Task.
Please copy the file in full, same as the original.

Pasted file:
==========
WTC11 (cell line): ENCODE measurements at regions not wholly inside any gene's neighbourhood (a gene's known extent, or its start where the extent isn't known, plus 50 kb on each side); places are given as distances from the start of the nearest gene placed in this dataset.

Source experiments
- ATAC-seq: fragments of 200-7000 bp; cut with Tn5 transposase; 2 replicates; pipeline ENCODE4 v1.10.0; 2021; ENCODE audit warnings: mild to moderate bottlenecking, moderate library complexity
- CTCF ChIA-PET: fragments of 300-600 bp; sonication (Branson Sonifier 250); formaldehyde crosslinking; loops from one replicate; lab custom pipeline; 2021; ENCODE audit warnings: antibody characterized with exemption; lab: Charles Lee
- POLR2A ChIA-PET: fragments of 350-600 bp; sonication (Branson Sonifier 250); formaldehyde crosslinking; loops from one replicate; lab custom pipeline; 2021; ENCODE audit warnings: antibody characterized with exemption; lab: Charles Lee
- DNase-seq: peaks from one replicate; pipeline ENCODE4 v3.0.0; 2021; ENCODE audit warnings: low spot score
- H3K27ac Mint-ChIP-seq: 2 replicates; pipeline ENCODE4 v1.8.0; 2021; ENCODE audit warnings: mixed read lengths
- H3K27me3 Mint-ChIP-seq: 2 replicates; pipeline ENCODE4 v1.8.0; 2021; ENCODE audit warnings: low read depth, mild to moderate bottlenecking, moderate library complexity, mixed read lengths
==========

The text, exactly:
WTC11 (cell line): ENCODE measurements at regions not wholly inside any gene's neighbourhood (a gene's known extent, or its start where the extent isn't known, plus 50 kb on each side); places are given as distances from the start of the nearest gene placed in this dataset.

Source experiments
- ATAC-seq: fragments of 200-7000 bp; cut with Tn5 transposase; 2 replicates; pipeline ENCODE4 v1.10.0; 2021; ENCODE audit warnings: mild to moderate bottlenecking, moderate library complexity
- CTCF ChIA-PET: fragments of 300-600 bp; sonication (Branson Sonifier 250); formaldehyde crosslinking; loops from one replicate; lab custom pipeline; 2021; ENCODE audit warnings: antibody characterized with exemption; lab: Charles Lee
- POLR2A ChIA-PET: fragments of 350-600 bp; sonication (Branson Sonifier 250); formaldehyde crosslinking; loops from one replicate; lab custom pipeline; 2021; ENCODE audit warnings: antibody characterized with exemption; lab: Charles Lee
- DNase-seq: peaks from one replicate; pipeline ENCODE4 v3.0.0; 2021; ENCODE audit warnings: low spot score
- H3K27ac Mint-ChIP-seq: 2 replicates; pipeline ENCODE4 v1.8.0; 2021; ENCODE audit warnings: mixed read lengths
- H3K27me3 Mint-ChIP-seq: 2 replicates; pipeline ENCODE4 v1.8.0; 2021; ENCODE audit warnings: low read depth, mild to moderate bottlenecking, moderate library complexity, mixed read lengths